According to DNAinfo, the $930,000 project to fix what is called “Hipster Lake” in McCarren Park will be completed by the summer. The plan is to “rebuild paths and add drains throughout the center of the park, including the area of the flood zone.”
Nature might have different plans, since the area was part of Bushwick Creek until the city filled the land, and some speculate that water may still run beneath the park, making the fix a bandaid on top of a bigger problem.
Why not restore part of it into a pond for birds and other wildlife to enjoy?
Progress on Kickstarter’s forthcoming Greenpoint HQ at the old Pencil Factory on Kent Street has been ongoing, but perceptible improvements have been hard to report for the last few months.
Well that and my lack of snooping around…
Architect Ole Sondresen has released a portfolio for the Kickstarter project. Visit the link to see an illustrated rendering of what their vision for the roof deck/courtyard seen above will morph into.
This isn’t the only urban design project Kickstarter is getting behind. Check out these 6 recent Kickstarter projects for cities from This Big City.
Follow (intermittent) progress reports on Kickstarter’s new Greenpoint based HQ at buildingkickstart.
A tipster sent along word that the Boardwalk Empire set at Franklin & Commercial Streets is currently being dismantled and that they will be out by the end of the month. The tipster also says Bay Crane is moving out of their large parcel at Eagle & West Streets. Both lots are held by Park Tower Group, a New York based developer, who has long held the development rights to this huge 22 acre swath of land at the tip of Greenpoint. Their proposed development, dubbed Greenpoint Landing, will ultimately result in 10 residential towers between 30 and 40 stories high totaling 4,000 units of housing – 20% of which will be affordable. Handel Architects designed the project and, according to their website, the development will feature a new marina, seasonal putting green, ice rink and even possibly a footbridge to Long Island City.
This proposed development neighbors the long-promised, but never-delivered park at 65 Commercial Street, which is currently a parking lot for MTA vehicles. In an effort to finally get the parking lot turned into a park, the City is offering the parking lot’s development rights for sale to neighboring properties. According to Rami Metal of Councilman Stephen Levin’s office, there are two interested bidders for the development rights – Park Tower Group, who is heading up Greenpoint Landing, and the Chetrit Group, a New York developer who acquired 77 Commercial earlier this year and has plans for a residential development on the site. When reached at his office, Robert Knakal of Massey Knakal Realty said the development rights could be worth as much as 14 million dollars. Given the small size of the 77 Commercial lot relative to the Park Tower parcel, The Chetrit Group would likely be the more interested party, though they did not respond to my request for comment.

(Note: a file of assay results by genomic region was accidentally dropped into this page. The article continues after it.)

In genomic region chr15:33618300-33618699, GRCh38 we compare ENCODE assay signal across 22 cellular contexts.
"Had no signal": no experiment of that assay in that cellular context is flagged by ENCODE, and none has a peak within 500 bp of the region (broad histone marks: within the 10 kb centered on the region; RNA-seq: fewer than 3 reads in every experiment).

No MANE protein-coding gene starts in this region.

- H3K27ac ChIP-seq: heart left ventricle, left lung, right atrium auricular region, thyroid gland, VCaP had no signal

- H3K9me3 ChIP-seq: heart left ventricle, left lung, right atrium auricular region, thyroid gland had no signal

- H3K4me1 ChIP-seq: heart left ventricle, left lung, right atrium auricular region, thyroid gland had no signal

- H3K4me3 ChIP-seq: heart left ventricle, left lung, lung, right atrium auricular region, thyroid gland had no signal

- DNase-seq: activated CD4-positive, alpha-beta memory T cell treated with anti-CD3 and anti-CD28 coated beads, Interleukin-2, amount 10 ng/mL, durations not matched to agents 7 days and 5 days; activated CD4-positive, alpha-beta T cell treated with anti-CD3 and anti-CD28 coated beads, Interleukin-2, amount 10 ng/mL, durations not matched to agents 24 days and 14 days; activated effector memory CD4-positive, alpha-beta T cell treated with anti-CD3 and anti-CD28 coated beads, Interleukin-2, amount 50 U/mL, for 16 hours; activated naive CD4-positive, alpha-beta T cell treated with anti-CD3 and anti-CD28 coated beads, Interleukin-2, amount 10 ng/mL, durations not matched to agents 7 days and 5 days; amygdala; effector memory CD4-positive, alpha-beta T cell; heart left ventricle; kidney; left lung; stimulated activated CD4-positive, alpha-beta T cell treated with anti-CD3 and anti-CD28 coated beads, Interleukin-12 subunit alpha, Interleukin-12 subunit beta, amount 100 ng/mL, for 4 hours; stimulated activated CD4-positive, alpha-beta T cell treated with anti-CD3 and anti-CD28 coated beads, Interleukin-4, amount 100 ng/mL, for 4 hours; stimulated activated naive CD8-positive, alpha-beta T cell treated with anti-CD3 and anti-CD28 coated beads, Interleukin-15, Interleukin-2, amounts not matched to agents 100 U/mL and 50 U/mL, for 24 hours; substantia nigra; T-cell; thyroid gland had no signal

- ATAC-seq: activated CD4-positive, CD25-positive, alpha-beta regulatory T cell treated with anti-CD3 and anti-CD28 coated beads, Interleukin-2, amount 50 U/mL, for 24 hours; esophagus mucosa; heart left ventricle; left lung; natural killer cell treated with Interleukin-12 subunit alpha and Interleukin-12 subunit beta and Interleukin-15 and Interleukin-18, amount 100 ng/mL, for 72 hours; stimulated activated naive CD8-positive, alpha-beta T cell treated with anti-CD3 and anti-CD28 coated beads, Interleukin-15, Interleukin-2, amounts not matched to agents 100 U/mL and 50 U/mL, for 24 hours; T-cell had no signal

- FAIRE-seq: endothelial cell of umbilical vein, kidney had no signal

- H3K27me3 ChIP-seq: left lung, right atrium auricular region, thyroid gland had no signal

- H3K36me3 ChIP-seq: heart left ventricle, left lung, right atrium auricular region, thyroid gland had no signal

It is also altogether unclear whether 14 million dollars would be enough to fund the new park or if the MTA vehicles will finally be moved to a new home, which has always been the primary impediment to progress on the site. When asked about that issue, Rami Metal of Councilman Levin’s office said that he “has assurances the vehicles will be moved”. One thing is clear – this sleepy tip of Greenpoint looks to be starting a dramatic transformation and the massive influx of new residents will have to rely on limited public transportation and a scarcity of parks. Can the area handle all of these new residents? May we have a couple extra cars on the G Train, please?
That was the question on everyone’s mind at Wednesday night’s CB1 public hearing. In part, the public hearing was called to discuss the proposed rezoning of a block-long portion of McGuinness Boulevard from a manufacturing zone to a residential zone with a commercial overlay. This stretch of McGuinness between Calyer & Greenpoint is currently home to a gas station, several auto parts stores, Key Foods and Risqué Billiards. The owner/developer of 209-231 McGuinness– landlord to Risqué Billiards and ‘Strauss Discount Auto Parts’- thinks his site’s highest and best use is a new, 140 unit apartment building. Several members of the community certainly disagreed at the hearing. Continue reading →
Fellow Greenpointer Nathaniel Ziering tipped me off that Kickstarter is moving their headquarters from Manhattan to Greenpoint! The fast growing company provides crowd-sourced funding for creative projects, many of which have come from Greenpoint. In March, plans were approved for Kickstarter to renovate 58 Kent Street, a Landmarked, vacant building located between Franking & West streets. As you can see from the picture, this one could really use a tune-up! Kickstarter’s move to Greenpoint is a big vote of confidence for the neighborhood, will be great for the local economy and continue the momentum of businesses choosing Brooklyn as their new home. Continue reading →
My appreciation for abstract art comes more from the streets of Brooklyn than the galleries of Manhattan.
Devoe Street 11222
So, forget that it’s chipped, sprayed or splattered paint and enjoy its properties the way you’re supposed to in a museum. There’s some awfully cool little compositions that can be found on the streets of Greenpoint and beyond.
My appreciation for abstract art comes more from the littered sidewalks of Brooklyn than the galleries of Manhattan.
Meserole Street 11222
Forget that it’s trash and enjoy the materials, colors and textures the way you’re supposed to in a museum. There’s some awfully cool little compositions of junk that can be extracted from the streets of Greenpoint and beyond.